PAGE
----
Sunday, May 13, 2007

Where Have All the Good Books Gone?

We hear readers lament continually, “Why can’t we find a decent book to read?” Quite honestly, we have to agree with this somewhat. If it weren’t for my clients, I would have very little in the way of reading material to choose from. Right now I am reading a book, on the suggestion of an editor, by a world-famous, popular author who writes sort-of thrillers (okay, I’m guessing here, because I can’t really tell what it is supposed to be). This writer does everything that every how-to-write book, editor, and agent says not to do, and yet this person earns scads of money off readers for producing what I consider, after reading this book, complete garbage. I am sure that everyone who reads this can name at least three or four books by famous writers that were disappointments, to put it kindly.

So, why can’t good books get published?

Well, actually, we do believe that good books get published. We also believe that many of them come from our clients, but that is blatant bias, as it should be if you are an agent. Seriously, there are good books out there, but not as many as there should be or could be. I have to be candid here and tell you that there have been days when, after chatting with an editor and seeing what he/she has turned down and accepted, I thought to myself, “I can’t find books bad enough to suit you!”

It is personal preference? Publishing house preference? Reader preference? Marketing preference? There are published writers who shouldn’t be writing, and there are unpublished writers who should be published. This is a given in the industry and has been historically true as well. But why might this be so?

For some very interesting information as to why literary agents are sometimes unsuccessful in getting good books published (and we are assuming that we know how to pick good books), check out this article from the New York Times and you might get a clearer understanding.

http://www.nytimes.com/2007/05/13/business/yourmoney/13book.html?_r=3&oref=slogin.

Happy Reading!

11 comments:

Scott Jensen said...

Years ago, I interviewed for the marketing position at a small publishing house. What was written in that article doesn't surprise me. Just the opposite. When I interviewed for the marketer job, no one at the group interview knew anything about marketing. In fact, most of them were proud of this fact and said so. So there I was interviewing for a position that the people that were to do the hiring didn't know what it entailed, didn't know what questions to ask me, and had a low opinion of marketers. I didn't get the job. The one that did was an English major. The publishing house has since gone out of business. Needless to say, I wasn't surprised.

Melissa said...

Quite honestly, I have to say that when I read this article I was surprised, and even a bit offended. There are so many books out there that I want to read; the only problem is choosing which one comes next. Maybe if you're shopping at the grocery store you might come across this problem! Then I thought to myself: really, come on, you've thought this way before.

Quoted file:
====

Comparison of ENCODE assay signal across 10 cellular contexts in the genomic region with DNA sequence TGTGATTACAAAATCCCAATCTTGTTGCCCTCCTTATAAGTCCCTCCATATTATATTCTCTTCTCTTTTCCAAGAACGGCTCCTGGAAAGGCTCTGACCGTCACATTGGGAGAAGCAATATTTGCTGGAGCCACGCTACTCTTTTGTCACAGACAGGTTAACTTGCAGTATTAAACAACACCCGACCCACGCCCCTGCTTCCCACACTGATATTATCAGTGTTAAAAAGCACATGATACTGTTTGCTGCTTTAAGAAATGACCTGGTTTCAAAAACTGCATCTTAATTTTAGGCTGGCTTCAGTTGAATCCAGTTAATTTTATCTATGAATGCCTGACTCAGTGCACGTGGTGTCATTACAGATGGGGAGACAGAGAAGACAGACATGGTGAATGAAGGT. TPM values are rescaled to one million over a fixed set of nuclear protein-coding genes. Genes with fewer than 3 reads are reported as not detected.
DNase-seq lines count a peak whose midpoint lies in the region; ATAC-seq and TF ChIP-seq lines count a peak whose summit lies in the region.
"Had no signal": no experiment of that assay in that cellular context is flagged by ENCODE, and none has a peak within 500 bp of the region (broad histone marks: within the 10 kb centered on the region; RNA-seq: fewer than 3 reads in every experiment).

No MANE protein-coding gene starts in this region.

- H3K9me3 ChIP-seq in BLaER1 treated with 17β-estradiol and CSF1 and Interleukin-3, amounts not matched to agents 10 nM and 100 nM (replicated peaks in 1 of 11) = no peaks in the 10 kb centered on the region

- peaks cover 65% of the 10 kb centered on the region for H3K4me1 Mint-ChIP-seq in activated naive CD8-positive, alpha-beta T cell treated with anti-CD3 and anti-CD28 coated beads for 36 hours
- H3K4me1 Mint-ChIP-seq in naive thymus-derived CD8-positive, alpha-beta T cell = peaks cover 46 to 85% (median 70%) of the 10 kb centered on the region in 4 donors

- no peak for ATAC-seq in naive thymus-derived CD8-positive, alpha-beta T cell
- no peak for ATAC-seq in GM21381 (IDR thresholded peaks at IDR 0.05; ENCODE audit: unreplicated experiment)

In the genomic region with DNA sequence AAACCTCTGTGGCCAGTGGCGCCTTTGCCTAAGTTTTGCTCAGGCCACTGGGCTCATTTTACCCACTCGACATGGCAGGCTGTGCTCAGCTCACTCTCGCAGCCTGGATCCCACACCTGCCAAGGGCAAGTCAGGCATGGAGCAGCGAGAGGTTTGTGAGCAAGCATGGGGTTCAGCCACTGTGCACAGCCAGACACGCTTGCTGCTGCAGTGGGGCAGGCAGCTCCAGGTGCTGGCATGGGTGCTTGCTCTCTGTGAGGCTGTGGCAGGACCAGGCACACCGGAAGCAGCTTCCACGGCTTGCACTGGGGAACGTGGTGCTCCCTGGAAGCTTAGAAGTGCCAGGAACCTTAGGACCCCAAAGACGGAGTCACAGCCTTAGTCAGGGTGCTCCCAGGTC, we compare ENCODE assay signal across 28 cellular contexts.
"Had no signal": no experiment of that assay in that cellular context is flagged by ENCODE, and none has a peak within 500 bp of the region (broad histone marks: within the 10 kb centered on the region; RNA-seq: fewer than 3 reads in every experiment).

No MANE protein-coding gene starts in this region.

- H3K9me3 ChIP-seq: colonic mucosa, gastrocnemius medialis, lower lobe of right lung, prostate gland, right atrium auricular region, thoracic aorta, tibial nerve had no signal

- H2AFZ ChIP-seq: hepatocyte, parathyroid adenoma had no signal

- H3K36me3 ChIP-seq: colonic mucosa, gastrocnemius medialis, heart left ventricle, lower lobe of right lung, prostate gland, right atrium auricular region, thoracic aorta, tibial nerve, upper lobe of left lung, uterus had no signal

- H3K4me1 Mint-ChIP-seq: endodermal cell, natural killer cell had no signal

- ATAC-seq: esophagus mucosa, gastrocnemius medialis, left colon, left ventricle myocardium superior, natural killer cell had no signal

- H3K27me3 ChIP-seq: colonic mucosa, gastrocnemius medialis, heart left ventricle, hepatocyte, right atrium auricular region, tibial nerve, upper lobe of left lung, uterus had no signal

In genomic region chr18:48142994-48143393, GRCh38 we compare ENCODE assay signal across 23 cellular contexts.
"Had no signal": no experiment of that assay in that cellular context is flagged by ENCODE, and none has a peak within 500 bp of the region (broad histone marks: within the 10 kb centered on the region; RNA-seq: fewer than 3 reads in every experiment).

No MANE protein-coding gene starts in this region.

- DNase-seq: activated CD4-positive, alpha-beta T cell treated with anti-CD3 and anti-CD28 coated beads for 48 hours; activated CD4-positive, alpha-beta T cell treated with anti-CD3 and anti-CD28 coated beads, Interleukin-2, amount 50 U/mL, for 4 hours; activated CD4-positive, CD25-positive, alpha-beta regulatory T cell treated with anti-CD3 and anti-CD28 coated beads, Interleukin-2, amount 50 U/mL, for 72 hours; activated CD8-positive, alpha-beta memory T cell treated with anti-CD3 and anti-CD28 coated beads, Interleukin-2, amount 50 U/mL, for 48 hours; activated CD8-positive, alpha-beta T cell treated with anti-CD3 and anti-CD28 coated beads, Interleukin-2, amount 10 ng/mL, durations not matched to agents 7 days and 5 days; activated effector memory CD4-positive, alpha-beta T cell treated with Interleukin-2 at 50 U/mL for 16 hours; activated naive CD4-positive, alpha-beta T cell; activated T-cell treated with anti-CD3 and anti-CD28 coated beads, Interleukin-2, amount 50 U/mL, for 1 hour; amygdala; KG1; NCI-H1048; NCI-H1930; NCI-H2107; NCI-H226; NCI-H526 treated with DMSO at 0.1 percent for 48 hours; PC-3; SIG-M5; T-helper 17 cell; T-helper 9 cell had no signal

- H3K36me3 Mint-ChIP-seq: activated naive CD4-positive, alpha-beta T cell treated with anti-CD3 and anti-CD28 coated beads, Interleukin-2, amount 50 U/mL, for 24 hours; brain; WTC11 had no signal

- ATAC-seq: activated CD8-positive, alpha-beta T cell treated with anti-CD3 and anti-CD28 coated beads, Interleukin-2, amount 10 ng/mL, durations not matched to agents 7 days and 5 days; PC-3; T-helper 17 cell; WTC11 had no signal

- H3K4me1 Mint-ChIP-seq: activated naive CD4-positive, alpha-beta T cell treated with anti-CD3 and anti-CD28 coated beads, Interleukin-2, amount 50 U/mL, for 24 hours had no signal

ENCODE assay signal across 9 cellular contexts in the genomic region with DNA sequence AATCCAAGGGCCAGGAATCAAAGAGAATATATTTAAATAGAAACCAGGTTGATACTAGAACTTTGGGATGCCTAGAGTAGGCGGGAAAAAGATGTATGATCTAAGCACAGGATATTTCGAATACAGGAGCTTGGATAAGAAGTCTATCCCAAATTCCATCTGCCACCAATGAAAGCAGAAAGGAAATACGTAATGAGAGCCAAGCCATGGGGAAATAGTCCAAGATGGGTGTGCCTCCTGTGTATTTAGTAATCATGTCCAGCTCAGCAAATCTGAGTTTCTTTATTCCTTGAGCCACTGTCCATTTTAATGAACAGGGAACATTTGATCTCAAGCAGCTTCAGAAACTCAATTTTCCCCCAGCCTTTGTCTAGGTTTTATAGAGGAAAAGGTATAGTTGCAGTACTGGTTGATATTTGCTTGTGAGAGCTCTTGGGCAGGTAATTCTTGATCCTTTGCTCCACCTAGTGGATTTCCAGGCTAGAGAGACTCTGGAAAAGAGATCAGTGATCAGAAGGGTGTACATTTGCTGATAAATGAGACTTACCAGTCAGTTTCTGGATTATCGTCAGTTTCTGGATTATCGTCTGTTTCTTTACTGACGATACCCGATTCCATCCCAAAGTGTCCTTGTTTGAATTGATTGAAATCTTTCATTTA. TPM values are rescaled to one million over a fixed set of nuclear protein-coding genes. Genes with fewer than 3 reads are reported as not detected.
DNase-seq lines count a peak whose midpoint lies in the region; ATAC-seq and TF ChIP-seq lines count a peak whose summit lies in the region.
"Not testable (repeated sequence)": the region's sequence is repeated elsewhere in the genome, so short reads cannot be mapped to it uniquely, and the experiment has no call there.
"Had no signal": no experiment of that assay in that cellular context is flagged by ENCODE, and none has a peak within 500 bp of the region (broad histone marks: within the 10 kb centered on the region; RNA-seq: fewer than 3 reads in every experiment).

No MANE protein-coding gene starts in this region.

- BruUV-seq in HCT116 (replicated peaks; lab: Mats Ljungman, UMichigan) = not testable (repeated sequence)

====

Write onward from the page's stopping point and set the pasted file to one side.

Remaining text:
When I think back to my transitional plight from ya to adult books, I have to agree with your article. As a child I love fantasy. Zilphia Keatley Snyder's books made me a convert forever. When I got older, writers like Phillip Pullman and Orson Scott Card kept me fascinated for hours. And now that I'm an adult? Zip.

The Pern books are good for a book or two, but then you start exploring and you come up against wall after wall... Mercedes Lackey? No thanks! I no longer attempt to read adult fantasy, and stick with just regular fiction... but like you, it makes me wonder:

Where have all the good books gone?
And why are all of my favorites out of print?

Red Pen Pal said...

Thanks to Melissa for naming some of her favorite writers - have been searching around on the Internet, looking up their websites - had some things I wanted to say about Mercedes Lackey (another author previously unknown to me), but, well, I guess I have to post another of my "pre-posts" here!

Currently I am reading: "Twenty Years at Hull House," Jane Addams, great book, so literary, so many anecdotes and vignettes! Just finished Lady Murasaka's "Tale of Genji" (first book - tortuous translation, although I'm glad I read it, reminds me of "Memoirs of a Geisha"), H.D. (Hilda Doolittle, poet), and then "American Notes" by Charles Dickens.

Hmmm...not any living authors there...well, what can I say for myself! (At the moment, not much more!)

Later,

Red Pen Pal

Rob said...

I completely agree. I read mostly thriller/suspense fiction, and the quality of these works has significantly declined over the past decade and a half. The way of writing has changed also in thriller works. In modern times suspense novels have much, much higher stakes than they did in the 80's. I just don't feel the same feeling of noir and intrigue when I read suspense works written in the last five years.

Red Pen Pal said...

Novelist Mercedes Lackey...and Poets Who Aren't Alive Anymore

I located an excerpt from one of Mercedes Lackey's novels. An excerpt so desperately in need of revision, tightening, paring...from a 368-page book! Oh geez! An excerpt from the excerpt: